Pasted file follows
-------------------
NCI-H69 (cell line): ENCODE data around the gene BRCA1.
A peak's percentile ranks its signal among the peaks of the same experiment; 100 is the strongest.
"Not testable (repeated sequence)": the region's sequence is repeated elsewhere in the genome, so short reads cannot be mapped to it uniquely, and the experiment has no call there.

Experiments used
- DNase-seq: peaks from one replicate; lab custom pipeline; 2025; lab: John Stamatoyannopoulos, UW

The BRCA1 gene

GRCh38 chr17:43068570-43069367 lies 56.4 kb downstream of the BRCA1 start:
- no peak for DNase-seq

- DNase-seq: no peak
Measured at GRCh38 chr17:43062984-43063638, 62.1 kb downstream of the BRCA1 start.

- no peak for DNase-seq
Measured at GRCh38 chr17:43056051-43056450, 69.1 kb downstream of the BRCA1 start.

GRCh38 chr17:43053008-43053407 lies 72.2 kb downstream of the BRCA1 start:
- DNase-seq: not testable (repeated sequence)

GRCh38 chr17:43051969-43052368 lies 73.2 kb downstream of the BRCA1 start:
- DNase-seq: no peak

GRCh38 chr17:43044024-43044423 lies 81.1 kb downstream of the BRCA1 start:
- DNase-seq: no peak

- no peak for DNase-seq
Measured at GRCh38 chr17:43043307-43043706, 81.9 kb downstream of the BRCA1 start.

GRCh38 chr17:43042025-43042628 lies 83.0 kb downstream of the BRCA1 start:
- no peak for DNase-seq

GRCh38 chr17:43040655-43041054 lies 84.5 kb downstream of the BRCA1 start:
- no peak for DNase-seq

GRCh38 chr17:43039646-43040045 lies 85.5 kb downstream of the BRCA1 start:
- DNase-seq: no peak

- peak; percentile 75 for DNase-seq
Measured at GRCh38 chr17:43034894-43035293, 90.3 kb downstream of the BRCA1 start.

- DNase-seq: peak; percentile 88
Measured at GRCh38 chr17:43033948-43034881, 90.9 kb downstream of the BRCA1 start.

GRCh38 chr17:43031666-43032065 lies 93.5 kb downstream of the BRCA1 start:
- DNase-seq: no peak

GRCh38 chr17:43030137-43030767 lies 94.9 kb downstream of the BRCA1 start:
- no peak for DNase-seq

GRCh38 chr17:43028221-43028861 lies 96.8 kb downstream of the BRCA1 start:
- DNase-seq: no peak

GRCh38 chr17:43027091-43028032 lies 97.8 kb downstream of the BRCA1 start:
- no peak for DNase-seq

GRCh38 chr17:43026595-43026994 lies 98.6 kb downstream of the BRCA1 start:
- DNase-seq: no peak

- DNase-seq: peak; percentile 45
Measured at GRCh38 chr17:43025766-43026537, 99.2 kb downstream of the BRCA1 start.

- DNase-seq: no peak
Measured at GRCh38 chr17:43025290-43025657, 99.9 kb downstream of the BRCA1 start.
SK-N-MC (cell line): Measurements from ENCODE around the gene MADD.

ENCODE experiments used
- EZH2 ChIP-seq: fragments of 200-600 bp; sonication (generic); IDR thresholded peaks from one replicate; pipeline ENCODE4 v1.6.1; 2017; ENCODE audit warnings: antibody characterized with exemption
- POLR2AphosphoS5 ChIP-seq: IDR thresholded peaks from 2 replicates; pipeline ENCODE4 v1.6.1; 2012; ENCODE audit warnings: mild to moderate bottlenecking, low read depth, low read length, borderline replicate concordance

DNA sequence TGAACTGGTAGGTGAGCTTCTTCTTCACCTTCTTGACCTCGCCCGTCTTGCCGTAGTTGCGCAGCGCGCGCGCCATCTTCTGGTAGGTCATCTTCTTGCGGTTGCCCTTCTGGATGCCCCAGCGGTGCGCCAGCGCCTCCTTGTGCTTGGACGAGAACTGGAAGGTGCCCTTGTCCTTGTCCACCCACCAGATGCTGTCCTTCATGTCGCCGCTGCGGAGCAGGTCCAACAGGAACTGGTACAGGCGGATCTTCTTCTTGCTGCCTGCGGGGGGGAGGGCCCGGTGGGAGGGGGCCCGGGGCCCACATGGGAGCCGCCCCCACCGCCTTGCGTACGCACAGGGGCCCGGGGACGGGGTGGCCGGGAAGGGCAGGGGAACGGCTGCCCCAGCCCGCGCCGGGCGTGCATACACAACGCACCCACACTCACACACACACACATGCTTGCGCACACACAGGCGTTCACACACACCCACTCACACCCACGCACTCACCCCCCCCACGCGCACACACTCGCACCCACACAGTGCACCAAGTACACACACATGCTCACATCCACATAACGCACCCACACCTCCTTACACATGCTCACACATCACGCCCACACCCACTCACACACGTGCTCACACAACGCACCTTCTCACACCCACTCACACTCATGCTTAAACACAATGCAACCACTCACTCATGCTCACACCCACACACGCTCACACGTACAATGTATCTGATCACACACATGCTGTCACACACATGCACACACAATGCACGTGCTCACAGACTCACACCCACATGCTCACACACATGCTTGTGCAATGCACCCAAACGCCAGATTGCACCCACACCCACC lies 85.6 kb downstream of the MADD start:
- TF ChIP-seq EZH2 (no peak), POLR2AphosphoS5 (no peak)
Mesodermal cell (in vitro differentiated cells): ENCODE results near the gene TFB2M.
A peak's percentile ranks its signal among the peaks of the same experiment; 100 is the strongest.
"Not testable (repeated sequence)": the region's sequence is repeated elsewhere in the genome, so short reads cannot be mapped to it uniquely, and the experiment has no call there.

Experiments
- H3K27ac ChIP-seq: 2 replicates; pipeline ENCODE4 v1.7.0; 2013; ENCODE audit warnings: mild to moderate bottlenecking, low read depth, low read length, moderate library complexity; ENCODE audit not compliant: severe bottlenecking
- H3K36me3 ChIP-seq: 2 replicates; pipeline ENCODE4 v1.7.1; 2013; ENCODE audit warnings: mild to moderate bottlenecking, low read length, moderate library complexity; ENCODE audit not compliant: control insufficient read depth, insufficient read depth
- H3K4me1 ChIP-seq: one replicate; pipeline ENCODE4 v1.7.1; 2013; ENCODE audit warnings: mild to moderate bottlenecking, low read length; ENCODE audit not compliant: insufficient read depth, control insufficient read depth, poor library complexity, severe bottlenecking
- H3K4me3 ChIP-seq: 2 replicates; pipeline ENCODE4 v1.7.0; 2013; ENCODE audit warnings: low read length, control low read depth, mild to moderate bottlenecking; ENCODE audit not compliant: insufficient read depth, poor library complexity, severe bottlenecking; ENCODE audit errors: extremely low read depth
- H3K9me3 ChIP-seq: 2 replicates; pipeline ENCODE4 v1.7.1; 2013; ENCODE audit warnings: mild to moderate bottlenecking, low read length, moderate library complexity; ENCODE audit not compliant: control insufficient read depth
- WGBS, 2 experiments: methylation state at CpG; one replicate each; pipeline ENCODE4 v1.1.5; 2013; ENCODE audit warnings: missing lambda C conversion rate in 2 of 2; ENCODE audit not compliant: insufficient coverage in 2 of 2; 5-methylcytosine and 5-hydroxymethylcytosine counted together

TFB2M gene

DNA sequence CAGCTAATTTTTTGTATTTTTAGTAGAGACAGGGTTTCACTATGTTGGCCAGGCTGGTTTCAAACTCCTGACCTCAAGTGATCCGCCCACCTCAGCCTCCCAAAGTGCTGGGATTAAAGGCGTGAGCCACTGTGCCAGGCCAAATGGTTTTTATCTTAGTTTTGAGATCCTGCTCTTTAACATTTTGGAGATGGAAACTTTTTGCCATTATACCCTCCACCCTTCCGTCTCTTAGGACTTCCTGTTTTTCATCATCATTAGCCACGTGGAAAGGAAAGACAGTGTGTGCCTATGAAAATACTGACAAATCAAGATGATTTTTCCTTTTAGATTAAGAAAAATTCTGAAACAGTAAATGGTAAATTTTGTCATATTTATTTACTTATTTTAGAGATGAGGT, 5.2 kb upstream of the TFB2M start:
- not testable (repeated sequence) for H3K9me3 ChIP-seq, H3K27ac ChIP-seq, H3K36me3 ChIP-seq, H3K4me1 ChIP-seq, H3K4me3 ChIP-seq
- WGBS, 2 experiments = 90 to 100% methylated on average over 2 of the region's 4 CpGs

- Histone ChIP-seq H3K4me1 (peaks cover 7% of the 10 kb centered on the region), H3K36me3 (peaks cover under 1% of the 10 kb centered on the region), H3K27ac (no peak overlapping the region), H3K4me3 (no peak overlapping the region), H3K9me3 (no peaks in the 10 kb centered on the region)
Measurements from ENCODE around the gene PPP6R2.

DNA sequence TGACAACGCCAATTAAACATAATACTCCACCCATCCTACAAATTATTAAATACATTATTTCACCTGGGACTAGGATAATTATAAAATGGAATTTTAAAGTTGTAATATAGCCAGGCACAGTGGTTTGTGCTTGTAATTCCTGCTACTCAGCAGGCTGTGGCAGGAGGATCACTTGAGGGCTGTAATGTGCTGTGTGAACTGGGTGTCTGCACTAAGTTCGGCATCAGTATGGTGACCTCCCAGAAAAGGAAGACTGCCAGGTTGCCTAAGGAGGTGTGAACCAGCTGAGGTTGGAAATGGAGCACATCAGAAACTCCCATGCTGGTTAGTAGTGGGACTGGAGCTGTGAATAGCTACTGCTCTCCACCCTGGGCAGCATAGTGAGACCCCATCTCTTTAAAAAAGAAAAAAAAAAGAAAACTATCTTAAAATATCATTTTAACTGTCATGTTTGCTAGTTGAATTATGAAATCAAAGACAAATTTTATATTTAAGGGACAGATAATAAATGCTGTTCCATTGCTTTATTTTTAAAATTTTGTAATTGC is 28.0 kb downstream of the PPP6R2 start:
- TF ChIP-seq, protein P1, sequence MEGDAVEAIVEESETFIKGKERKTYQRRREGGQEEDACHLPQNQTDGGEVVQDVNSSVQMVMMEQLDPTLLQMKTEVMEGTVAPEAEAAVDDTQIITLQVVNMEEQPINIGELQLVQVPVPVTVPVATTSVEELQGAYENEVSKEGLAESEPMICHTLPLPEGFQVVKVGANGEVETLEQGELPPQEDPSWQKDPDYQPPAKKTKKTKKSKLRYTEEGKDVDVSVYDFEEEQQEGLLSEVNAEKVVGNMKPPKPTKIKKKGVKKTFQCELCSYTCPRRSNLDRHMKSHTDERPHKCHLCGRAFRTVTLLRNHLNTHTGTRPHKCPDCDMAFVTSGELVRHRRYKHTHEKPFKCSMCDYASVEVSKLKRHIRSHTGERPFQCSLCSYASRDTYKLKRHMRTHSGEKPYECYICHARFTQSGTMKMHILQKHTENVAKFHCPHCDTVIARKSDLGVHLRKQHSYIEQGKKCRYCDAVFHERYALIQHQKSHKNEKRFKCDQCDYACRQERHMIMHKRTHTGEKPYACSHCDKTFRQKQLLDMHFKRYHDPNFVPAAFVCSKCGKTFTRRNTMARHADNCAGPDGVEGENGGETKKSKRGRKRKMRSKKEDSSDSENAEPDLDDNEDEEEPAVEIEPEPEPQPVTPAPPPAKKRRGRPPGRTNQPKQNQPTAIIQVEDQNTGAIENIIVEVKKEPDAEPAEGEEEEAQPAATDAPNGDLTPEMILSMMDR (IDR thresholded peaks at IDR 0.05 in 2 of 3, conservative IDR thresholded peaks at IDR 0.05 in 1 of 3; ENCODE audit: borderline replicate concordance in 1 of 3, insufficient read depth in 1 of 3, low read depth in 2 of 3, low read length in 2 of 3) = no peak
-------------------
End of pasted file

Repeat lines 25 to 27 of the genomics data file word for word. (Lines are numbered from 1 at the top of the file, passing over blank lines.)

GRCh38 chr17:43039646-43040045 lies 85.5 kb downstream of the BRCA1 start:
- DNase-seq: no peak

- peak; percentile 75 for DNase-seq